Everyone has a “Bucket List.” It’s something you must do or accomplish before you kick the proverbial “bucket.” I’ve got a few items on my list, and some I’d like to accomplish but never thought I could.
What is one of those things you wonder? Well, at 6’9” tall, driving certain cars is out of the question. Any car from Lotus – no. Porsche’s amazing Cayman – no-no. Mazda’s MX-5 “Miata.” Triple no to that, or so I thought.
First, some background on the MX-5, the sportscar formerly known as Miata. Introduced to the U.S. market at the 1989 Chicago Auto Show, this inexpensive two-seat roadster recreated the classic British sports car experience – wind in hair, shifting a manual transmission, bugs in your teeth. It resurrected the passion and romance of long gone classics like the MGB, Triumph TR-6, Austin-Healy 3000 and even the tiny Bugeye Sprite. The Miata handled well, was a hoot to drive, and was cheap to maintain and insure.
Not only was it a sales success, with The Guinness Book of World Records in 2000 declaring it “The Best Selling Two-Seat Sportscar in History” (more than 531,000 units to that date, over 900,000 sold as of 2014), Mazda has continually made it better, improving performance, making it a little bigger, and improving safety and technology.
Now in its 3rd Generation, with a Gen 4 MX-5 recently announced in September 2014, the MX-5 continues to be the benchmark for small performance cars. On any given weekend, thousands are prepped for SCCA races nationwide.
So for years, I’ve listened to my colleagues wax ecstatic about the fun factor driving an MX-5. With my vertically challenged frame, it had always been a dream to get behind the wheel and get on down the road in one. I finally decided to try and make it happen and the annual Rally for the Washington Automotive Press Association (WAPA).
At the WAPA Rally, manufacturers bring their latest and greatest for WAPA journalists to take an extended cruise in so we’re up to date on their latest offerings.
And there it sat. A 2015 MX-5 just calling my name. “Come here Jolly Green Giant, come smash your knees against my dashboard.” With the top down, I responded to the MX-5’s challenge to me. Over I went, and with a smooth vertical slide against the seatback, I was in place. SOLIDLY IN PLACE!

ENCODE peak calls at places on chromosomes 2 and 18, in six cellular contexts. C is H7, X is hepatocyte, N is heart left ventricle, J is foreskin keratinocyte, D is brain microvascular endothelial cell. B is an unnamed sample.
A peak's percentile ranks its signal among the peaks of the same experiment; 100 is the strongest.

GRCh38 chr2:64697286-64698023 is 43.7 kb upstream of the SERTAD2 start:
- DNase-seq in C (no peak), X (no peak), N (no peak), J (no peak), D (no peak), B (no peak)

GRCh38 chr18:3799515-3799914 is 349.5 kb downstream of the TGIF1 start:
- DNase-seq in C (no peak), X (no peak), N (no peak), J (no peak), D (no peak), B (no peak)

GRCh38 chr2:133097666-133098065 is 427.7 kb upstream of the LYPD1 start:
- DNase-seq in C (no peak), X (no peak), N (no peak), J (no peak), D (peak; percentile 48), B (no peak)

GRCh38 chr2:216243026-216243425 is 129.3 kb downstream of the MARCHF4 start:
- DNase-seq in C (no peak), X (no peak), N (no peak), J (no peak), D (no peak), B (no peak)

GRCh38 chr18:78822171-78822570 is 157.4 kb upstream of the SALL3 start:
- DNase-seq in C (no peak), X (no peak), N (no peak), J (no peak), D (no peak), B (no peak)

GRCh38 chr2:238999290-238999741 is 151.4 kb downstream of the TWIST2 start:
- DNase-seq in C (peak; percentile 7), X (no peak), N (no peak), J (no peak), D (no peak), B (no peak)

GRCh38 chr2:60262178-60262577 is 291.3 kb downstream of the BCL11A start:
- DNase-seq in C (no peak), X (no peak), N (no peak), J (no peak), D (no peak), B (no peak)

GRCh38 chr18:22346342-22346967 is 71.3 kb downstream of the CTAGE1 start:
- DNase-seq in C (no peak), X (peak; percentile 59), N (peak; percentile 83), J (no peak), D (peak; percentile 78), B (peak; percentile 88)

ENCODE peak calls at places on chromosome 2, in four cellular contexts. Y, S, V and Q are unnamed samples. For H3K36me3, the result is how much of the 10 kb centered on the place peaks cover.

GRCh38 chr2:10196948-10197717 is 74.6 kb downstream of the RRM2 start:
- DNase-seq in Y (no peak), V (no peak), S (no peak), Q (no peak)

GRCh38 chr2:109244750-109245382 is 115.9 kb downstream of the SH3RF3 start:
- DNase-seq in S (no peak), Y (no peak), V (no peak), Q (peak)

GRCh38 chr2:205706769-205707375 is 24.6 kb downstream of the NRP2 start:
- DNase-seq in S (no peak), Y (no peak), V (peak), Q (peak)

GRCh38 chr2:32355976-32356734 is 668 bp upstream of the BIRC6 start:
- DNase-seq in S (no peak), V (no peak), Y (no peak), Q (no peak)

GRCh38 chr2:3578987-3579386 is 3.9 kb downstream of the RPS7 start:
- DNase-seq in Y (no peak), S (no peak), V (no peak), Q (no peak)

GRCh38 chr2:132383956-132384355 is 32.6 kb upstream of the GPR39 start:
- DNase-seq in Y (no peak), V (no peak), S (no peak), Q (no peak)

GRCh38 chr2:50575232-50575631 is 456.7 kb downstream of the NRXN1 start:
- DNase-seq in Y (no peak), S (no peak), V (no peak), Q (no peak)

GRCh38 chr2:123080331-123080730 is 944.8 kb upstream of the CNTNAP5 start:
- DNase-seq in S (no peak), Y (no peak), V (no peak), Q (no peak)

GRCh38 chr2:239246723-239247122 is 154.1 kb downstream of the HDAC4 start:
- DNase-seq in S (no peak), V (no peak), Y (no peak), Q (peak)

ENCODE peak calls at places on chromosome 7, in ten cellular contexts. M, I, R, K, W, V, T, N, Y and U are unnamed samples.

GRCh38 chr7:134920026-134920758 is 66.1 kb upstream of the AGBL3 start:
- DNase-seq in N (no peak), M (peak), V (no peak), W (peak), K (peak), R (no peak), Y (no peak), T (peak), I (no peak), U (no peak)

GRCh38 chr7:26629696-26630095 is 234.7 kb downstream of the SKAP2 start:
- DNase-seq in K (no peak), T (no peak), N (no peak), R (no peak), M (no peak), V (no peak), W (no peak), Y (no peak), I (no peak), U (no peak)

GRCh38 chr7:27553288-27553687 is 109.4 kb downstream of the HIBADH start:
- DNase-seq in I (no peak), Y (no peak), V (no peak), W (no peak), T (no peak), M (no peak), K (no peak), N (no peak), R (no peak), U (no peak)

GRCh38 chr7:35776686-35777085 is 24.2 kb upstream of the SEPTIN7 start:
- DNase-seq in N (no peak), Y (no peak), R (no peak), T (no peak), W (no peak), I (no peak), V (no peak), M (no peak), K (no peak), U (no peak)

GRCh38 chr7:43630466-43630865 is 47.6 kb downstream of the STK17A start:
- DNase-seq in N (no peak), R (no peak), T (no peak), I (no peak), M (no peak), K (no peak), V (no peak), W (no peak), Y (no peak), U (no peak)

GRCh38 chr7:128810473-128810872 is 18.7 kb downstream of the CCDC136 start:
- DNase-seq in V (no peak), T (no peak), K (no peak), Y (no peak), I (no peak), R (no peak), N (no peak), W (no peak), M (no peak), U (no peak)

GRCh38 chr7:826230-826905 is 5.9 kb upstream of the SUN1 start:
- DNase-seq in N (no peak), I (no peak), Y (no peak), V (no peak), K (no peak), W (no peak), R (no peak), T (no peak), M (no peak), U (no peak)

Yes, I could barely turn the steering wheel. Yes, my head was a good four-six inches above the top of the windshield, and yes there were gales of laughter from those assembled to watch this historic feat.
With a press of the starter button, I was off. Changing gears was my first adventure, with size 14 shoes depressing a clutch pedal somewhere I had no chance of seeing. First gear engaged, and the Mazda press people looked at me as if they would never see their beloved MX-5 in one piece again, or maybe they thought the same thing about me!
On the Road
As I exited the staging area and turned left up the hill, the thrill of the MX-5 was instantly apparent. With a 167 horsepower engine (manual transmission, AT versions output 158 hp), brisk acceleration was the order of the day. And I so hate to be cliché, but the “snick-snick” of MX-5’s gearbox is as satisfying as they come.
Suburban roads in Maryland instantly became my playground, as I constantly wound the MX-5 up to 7,000 rpm just to hear the sweet twin cam four do its thing. With a nearly 50/50 front-rear weight ratio, this car feels as balanced as it is. Great brakes haul it down in a hurry should someone have the audacity to pull in front of you when you are streaking towards the redline.
As I drove along, I kept saying to myself “this is what I’ve been missing all these years.” This is a great car for everyday driving, long hauls across country (taking limited luggage space into consideration) and Saturday morning road carving on the curviest byway you can find.
Highs and Lows
With the MX-5, the only “Low” for me is that my time behind the wheel is done. This car is impractical or should I say impossible for anyone over 6’4.” Other than the size issue, the “5” is on a natural high, offering standard and optional content like:
- Air conditioning with pollen filter
- Fog lights
- Door net pockets with bottle holders
- AM/FM/CD/MP3 stereo with aux input and available six disc changer
- Available Sirius/XM radio and Bose Centerpoint 7 speaker surround sound (sounds great!)
- Available Bluetooth
- Available HID headlights
So much more is available, consult www.mazda.com for more details about the MX-5. While there, look at all of the safety features now standard across the three trim levels for MX-5: Sport, Club and Grand Touring. Another huge MX-5 plus is you can choose from classic soft top convertible, or year round power retractable hardtop. Both look great, but I would opt for the additional safety of the hard top.
Twenty minutes after my dream drive began, it was over. All who waited to see if would be decapitated on the trip applauded my safe return. With a steady pull from a Mazda press person to “de-wedge” me from the MX-5, I ascended to my normal lofty height, and looked down with supreme fondness on my new little friend. Thank you MX-5 for checking off another item on my Bucket List. And thank you Mazda for having the guts back in 1989 to create such a superb driver’s car.